Elevated Core Temperature: Every Athlete’s Kryptonite

Elevated core temperature is one of the most significant limiters of athletic performance: physical and cognitive. Core body temperature rises quickly, meanwhile heat dissipation is slow, delayed, and inefficient1. During periods of intense exercise or in hot environments, the nervous system limits output as a defense mechanism to prevent heat stress.2

Heat Stress & Performance

Research suggests that reduction in voluntary activation (neuromuscular failure) is linked with core temperature, NOT exercise-induced fatigue.3 Physiologically, heat stress reduces a person’s ability to achieve maximal metabolic rates during exercise.4 Meanwhile, dehydration from sweat loss increases plasma tonicity and decreases blood volume, both of which reduce heat loss and result in elevated core temperature levels during exercise-heat stress. As a result, during exercise-heat stress, competing metabolic and thermoregulatory demands for blood flow make it difficult to maintain an adequate cardiac output.

Physiological Mechanisms of Thermoregulation

Human cutaneous vasculature can rapidly achieve vast increases in blood flow as large as 16-fold between thermoneutral and hyperthermic conditions, receiving up to 8L/min (50-70% of cardiac output).1 Special vasculature, referred to as Arteriovenous Anastomoses (AVAs), found in the glabrous, non-hairy skin of the body functions as the optimal heat transfer interface on the human body.

Introducing Palmar Cooling

With a very high density of AVAs in the palm and fingers, human hands function as “radiators” under hyperthermic conditions. However, with extreme sensitivity to cold temperatures, temperature must not be too cold or else vasoconstriction will lead to the counterintuitive outcome of heat retention. Therefore, cold water and icing the hands may have detrimental effects on core body temperature cooling.5

Better than steroids?

Research by Stanford Scientists evaluated the benefits of palmar cooling on athletic performance and recovery and determined that palmar cooling was “equal to or substantially better than steroids.”6,7 Researchers across the world at prestigious institutions, including the University of Louisville and University of New Mexico, have continued to demonstrate that palmar cooling has unprecedented human performance enhancement potential.8,9 Palmar cooling is revolutionizing human performance and has already been adopted by Professional and Olympic athletes in the MLB, NFL, NBA, NHL, UFC, NCAA, Premier League, and more.

Kühler [noun]: radiator

The patented KühlerTM device maximizes core temperature cooling with an ergonomic heat sink design that enhances the thermal interface in the palms and fingers. As a result, performance degradation caused by elevated core temperature can be delayed and alleviated – effortlessly.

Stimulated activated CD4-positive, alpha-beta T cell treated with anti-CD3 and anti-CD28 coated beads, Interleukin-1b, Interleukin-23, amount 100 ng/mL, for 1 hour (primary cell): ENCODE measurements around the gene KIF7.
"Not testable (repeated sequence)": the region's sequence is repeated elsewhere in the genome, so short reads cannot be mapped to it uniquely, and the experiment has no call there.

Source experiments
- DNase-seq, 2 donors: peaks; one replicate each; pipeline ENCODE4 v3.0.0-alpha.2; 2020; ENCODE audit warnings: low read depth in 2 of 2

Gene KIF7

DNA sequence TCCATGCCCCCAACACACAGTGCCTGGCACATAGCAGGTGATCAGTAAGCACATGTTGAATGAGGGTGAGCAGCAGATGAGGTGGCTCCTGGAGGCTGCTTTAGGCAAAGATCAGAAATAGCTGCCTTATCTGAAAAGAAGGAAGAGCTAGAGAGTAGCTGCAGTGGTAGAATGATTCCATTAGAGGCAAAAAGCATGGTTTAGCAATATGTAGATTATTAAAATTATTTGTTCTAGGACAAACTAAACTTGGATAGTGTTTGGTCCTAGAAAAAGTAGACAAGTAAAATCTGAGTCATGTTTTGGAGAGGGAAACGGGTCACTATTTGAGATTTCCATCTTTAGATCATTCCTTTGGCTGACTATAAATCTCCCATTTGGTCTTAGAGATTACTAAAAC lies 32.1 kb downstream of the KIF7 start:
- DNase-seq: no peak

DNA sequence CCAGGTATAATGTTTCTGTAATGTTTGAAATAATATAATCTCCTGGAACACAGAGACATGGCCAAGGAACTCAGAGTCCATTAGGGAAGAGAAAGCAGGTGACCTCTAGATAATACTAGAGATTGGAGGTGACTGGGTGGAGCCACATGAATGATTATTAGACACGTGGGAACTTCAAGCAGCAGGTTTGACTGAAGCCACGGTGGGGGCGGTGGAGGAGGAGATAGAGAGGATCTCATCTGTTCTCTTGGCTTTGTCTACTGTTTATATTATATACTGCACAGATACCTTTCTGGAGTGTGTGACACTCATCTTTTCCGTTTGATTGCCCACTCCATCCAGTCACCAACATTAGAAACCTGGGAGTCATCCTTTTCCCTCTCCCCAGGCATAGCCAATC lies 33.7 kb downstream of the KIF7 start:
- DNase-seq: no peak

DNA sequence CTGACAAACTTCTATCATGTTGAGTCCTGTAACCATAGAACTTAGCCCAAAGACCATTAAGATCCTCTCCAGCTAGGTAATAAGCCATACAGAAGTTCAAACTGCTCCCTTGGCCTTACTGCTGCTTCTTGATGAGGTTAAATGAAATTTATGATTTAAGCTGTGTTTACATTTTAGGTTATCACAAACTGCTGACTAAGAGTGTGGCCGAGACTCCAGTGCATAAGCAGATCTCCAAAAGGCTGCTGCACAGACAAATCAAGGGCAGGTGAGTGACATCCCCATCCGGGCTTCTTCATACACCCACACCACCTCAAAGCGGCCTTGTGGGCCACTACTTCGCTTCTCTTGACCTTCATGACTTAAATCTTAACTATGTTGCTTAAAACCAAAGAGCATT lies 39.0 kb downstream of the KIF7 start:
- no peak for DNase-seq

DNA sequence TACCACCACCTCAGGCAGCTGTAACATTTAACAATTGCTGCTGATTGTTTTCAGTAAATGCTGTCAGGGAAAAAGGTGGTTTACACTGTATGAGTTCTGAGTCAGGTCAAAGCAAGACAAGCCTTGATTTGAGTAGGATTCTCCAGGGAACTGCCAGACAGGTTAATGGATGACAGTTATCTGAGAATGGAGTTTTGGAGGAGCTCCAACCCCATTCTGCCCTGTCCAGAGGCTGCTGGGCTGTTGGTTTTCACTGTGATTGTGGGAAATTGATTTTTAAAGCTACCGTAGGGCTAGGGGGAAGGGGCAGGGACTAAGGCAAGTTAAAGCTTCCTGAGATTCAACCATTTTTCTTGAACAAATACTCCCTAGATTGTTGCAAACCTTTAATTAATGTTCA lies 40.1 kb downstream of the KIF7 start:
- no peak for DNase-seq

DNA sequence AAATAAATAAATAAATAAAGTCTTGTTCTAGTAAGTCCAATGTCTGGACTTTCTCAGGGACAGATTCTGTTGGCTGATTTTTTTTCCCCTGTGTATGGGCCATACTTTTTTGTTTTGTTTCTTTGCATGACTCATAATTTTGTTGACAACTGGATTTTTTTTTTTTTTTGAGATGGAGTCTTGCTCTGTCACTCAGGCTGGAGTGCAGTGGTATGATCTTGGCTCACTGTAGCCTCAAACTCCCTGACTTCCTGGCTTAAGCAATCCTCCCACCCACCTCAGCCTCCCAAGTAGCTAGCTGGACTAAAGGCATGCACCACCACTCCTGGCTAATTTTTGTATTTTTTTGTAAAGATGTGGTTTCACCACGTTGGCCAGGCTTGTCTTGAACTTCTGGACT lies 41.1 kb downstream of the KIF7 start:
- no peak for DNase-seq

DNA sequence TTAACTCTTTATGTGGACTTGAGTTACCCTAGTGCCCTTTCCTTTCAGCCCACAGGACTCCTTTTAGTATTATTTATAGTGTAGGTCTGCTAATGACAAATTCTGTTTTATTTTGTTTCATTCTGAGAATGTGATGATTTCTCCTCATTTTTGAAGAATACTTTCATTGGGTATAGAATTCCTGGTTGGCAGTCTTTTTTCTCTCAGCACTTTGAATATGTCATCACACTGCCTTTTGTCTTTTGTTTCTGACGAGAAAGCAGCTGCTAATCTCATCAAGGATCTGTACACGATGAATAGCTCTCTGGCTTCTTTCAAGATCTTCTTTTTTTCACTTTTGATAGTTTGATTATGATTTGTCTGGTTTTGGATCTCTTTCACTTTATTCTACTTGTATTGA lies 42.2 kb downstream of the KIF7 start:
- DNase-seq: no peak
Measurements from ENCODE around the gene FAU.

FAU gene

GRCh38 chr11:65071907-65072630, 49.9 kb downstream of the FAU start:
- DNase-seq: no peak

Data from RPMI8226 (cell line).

No ice, no water, no effort.


  1. Périard Julien D., & Racinais Sébastien. (2019). Heat stress in sport and exercise: Thermophysiology of Health and Performance. Springer International Publishing.
  2. Marino, F. E. (2008). Thermoregulation and human performance: Physiological and biological aspects. Karger.
  3. Racinais, S., & Oksa, J. (2010). Temperature and neuromuscular function. In Scandinavian Journal of Medicine & Science in Sports (Vol. 20, pp. 1–18). Wiley.
  4. Institute of Medicine (US) Committee on Military Nutrition Research; Marriott BM, editor. Nutritional Needs in Hot Environments: Applications for Military Personnel in Field Operations. Washington (DC): National Academies Press (US); 1993. 3, Physiological Responses to Exercise in the Heat. Available from:
  5. Walløe, L. (2015). Arterio-venous anastomoses in the human skin and their role in temperature control. In Temperature (Vol. 3, Issue 1, pp. 92–103). Informa UK Limited.
  6. Grahn, D. A., Cao, V. H., & Heller, H. C. (2005). Heat extraction through the palm of one hand improves aerobic exercise endurance in a hot environment. In Journal of Applied Physiology (Vol. 99, Issue 3, pp. 972–978). American Physiological Society.
  7. Grahn, D. A., Cao, V. H., Nguyen, C. M., Liu, M. T., & Heller, H. C. (2012). Work Volume and Strength Training Responses to Resistive Exercise Improve with Periodic Heat Extraction from the Palm. In Journal of Strength and Conditioning Research (Vol. 26, Issue 9, pp. 2558–2569). Ovid Technologies (Wolters Kluwer Health).
  8. O’Brien, I. T., Kozerski, A. E., Gray, W. D., Chen, L., Vargas, L. J., McEnroe, C. B., Vanhoover, A. C., King, K. M., Pantalos, G. M., & Caruso, J. F. (2021). Use of Gloves to Examine Intermittent Palm Cooling’s Impact on Rowing Ergometry. Journal of strength and conditioning research35(4), 931–940.
  9. Kwon, Y. S., Robergs, R. A., Kravitz, L. R., Gurney, B. A., Mermier, C. M., & Schneider, S. M. (2010). Palm cooling delays fatigue during high-intensity bench press exercise. Medicine and science in sports and exercise42(8), 1557–1565.